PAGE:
This will involve moving blocks of text among articles. At present, there is more detail in parts of the mid-level article than in some of the engagement articles. --Howard C. Berkowitz 15:37, 2 June 2010 (UTC)

Divided command

Russell, I see you removed the sentence about divided command from the lede. Now, I'm certainly open to rewriting this, but the lack of a common operational concept was significant on both sides. Where and how should this be discussed? Yes, it's in the outcome, and mentioned in the situation on both sides, but I consider it unifying for the article. Howard C. Berkowitz 16:37, 18 June 2010 (UTC)

I removed it because I didn't understand it; the idea wasn't clear. I should have talked about it first before exercising by big red pen. Are you suggesting that the reason for U.S. failure or Japanese failure in the battle was a divided command? Shouldn't ledes be synoptic? Russell D. Jones 16:48, 18 June 2010 (UTC)

Without question, the biggest reason for Japanese failures was the American quantitative superiority. Nevertheless, there were failures and near-failures on both sides due to the lack of a single operational commander on both sides. On the American side, the most glaring is the confusion on who had the responsibility to protect the Leyte landing force from a surface attack through San Bernadino Strait. While the detail is in the Action off Samar article, note Halsey's explosion when Nimitz tried to coordinate -- admittedly with Halsey getting a garbled and apparently insulting message.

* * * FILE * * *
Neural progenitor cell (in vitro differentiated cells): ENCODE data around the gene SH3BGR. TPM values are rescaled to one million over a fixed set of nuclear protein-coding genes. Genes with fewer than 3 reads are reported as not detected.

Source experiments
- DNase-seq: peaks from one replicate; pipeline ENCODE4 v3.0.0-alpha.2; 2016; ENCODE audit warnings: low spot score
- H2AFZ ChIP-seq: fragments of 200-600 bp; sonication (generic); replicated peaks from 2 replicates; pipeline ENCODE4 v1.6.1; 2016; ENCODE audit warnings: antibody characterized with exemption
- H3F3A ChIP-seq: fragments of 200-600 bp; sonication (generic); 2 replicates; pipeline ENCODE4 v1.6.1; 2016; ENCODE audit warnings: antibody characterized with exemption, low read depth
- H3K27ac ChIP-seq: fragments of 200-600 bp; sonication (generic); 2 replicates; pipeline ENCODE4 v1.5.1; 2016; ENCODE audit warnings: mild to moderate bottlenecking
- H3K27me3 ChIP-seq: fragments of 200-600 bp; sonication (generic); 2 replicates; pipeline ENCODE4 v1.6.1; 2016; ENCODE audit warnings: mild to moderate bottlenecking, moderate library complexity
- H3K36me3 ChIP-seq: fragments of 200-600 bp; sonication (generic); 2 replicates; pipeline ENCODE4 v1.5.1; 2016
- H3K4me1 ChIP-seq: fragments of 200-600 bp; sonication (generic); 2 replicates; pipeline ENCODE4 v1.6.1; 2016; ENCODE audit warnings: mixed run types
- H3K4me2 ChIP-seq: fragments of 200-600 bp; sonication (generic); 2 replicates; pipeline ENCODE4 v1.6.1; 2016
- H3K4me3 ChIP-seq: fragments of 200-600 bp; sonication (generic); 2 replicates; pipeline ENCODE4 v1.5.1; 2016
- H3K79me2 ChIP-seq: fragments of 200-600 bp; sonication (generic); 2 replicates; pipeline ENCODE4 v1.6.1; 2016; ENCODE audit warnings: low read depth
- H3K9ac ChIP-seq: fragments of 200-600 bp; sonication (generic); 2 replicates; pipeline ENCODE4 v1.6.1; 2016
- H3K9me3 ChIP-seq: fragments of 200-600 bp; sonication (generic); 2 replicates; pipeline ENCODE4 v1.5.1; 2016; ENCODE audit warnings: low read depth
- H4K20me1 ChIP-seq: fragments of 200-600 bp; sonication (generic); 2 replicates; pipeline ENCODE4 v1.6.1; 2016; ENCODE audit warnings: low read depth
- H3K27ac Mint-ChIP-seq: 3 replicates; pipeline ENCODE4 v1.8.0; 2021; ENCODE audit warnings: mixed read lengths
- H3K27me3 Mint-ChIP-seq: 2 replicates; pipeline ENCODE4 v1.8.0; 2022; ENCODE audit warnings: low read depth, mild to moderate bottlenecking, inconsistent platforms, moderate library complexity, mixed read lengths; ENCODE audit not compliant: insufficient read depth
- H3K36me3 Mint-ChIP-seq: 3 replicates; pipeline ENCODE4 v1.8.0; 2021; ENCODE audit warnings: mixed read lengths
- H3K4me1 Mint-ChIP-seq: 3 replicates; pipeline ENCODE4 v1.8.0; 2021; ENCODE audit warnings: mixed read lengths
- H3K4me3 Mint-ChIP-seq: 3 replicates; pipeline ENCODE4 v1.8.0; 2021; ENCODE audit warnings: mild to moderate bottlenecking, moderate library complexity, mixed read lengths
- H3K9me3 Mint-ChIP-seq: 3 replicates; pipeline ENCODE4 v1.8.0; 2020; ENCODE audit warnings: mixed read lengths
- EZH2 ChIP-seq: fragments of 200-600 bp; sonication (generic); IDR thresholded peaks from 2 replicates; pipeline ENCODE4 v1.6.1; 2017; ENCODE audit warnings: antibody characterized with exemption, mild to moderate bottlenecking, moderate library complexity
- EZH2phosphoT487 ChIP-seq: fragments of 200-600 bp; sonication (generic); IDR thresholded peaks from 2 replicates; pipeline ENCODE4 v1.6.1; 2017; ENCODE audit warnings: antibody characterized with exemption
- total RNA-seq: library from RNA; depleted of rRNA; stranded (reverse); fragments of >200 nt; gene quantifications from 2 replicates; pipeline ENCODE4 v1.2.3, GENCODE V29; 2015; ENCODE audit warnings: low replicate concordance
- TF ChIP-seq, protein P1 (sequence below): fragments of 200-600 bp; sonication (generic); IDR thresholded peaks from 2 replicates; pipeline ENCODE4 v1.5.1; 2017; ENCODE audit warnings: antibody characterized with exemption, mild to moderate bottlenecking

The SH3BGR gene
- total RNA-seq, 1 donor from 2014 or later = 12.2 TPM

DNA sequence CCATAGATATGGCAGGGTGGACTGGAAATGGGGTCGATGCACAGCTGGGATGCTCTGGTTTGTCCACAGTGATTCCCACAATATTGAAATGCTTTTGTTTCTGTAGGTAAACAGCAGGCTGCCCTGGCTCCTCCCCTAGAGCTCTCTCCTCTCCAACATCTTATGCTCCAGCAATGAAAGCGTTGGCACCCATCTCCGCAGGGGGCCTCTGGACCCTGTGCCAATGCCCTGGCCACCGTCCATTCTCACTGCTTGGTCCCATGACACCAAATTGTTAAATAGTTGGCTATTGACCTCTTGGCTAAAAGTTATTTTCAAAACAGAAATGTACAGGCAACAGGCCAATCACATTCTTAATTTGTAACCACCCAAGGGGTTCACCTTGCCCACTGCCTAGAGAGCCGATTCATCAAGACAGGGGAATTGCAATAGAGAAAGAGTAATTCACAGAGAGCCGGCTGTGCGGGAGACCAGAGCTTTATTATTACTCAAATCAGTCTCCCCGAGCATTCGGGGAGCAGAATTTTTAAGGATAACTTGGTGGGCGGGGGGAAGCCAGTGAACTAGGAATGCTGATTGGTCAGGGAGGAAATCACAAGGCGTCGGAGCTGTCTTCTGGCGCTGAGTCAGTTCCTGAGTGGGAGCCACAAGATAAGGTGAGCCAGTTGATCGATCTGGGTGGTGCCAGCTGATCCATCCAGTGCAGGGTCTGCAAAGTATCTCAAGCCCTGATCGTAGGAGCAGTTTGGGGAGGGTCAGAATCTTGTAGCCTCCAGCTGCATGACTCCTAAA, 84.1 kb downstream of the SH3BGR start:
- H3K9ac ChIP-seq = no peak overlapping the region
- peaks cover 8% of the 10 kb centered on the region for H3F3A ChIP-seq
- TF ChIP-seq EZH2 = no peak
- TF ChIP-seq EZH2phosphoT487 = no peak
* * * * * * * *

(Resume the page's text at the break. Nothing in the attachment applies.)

On the Japanese side, things were even more chaotic. While the Battle of Surigo Strait may not have ended differently, the reality was that the Nishimura and Shima forces did not mass, and the two commanders disliked one another and needed a referee. Kurita, Fukodome, and others mention in postwar interviews that they became aware, fairly late, of threats detected or actions by other Japanese forces. I'm still thinking of whether the compromise on kamikaze operations, which I have not yet written up, between Fukodome and Ohnishi should have been settled by higher authority. Howard C. Berkowitz 17:27, 18 June 2010 (UTC)